A year ago in February, the iconic Land Rover factory in Solihull, Birmingham, UK, built its one millionth Discovery. The legendary vehicle set out on the most ambitious fund-raising adventure Land Rover had ever embarked on; ‘Journey of Discovery’ to mark World Water Day 2013. 50 days, 10,000 unforgiven miles, and a target of £1 million to help support “a sustainable water and sanitation programme in Uganda”.
The three-year project is being overseen by Land Rover’s Global Humanitarian Partner; the International Federation of Red Cross and Red Crescent Societies (IFRC), who is working closely with the Uganda Red Cross to increase clean water coverage by fifteen per cent, increase access to improved sanitation and hygienic practices, and set-up a community-based system to manage water supply, sanitation and environmental health.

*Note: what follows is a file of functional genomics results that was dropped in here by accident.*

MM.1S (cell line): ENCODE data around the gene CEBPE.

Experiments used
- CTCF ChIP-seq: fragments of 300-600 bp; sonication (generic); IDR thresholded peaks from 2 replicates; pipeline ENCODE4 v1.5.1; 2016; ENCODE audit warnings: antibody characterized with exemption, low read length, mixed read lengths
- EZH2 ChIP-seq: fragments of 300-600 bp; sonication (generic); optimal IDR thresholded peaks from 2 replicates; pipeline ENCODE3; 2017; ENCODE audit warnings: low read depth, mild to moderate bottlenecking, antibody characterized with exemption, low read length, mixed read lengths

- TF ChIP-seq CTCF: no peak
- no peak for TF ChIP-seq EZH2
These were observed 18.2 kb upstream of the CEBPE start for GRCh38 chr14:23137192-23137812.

The project began in June and since then a lot has been achieved. A year later Personal Hygiene and Sanitation Education (PHASE) training has been established in local schools with teachers and 7,500 information brochures and stickers have been sent out among communities.
Land Rover said: “The aim is to reduce the incidence of hygiene-related diseases such a cholera and diarrhea.
Vulnerable rural populations in Uganda engage in a daily struggle against health risks caused by inadequate access to clean water and sanitation.”
Thanks to Land Rover’s support in the rural community and the generosity of donations, more than 45,000 people are set to benefit from the life saving water and sanitation projects in Uganda. It is said that substantial progress has been made so far, as seven boreholes have been drilled and there is to be construction of twenty-one shallow wells by contractors that are already in place. According to Land Rover, 12 schools have been selected for the PHASE programme.
Joelle Tanguy, Under Secretary General of Humanitarian Values and Diplomacy for IFRC said: “Access to safe water and improved sanitation is vital to improving healthy living for the vulnerable people we serve.
“One year on, thanks to the support, the project in Uganda is under way and already starting to make an impact on local communities.”